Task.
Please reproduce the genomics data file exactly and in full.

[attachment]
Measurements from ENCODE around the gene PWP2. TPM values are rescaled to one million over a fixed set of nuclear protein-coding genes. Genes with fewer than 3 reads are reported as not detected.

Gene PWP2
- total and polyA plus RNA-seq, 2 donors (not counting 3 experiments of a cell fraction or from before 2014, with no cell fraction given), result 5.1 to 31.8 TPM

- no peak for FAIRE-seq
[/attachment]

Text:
Measurements from ENCODE around the gene PWP2. TPM values are rescaled to one million over a fixed set of nuclear protein-coding genes. Genes with fewer than 3 reads are reported as not detected.

Gene PWP2
- total and polyA plus RNA-seq, 2 donors (not counting 3 experiments of a cell fraction or from before 2014, with no cell fraction given), result 5.1 to 31.8 TPM

- no peak for FAIRE-seq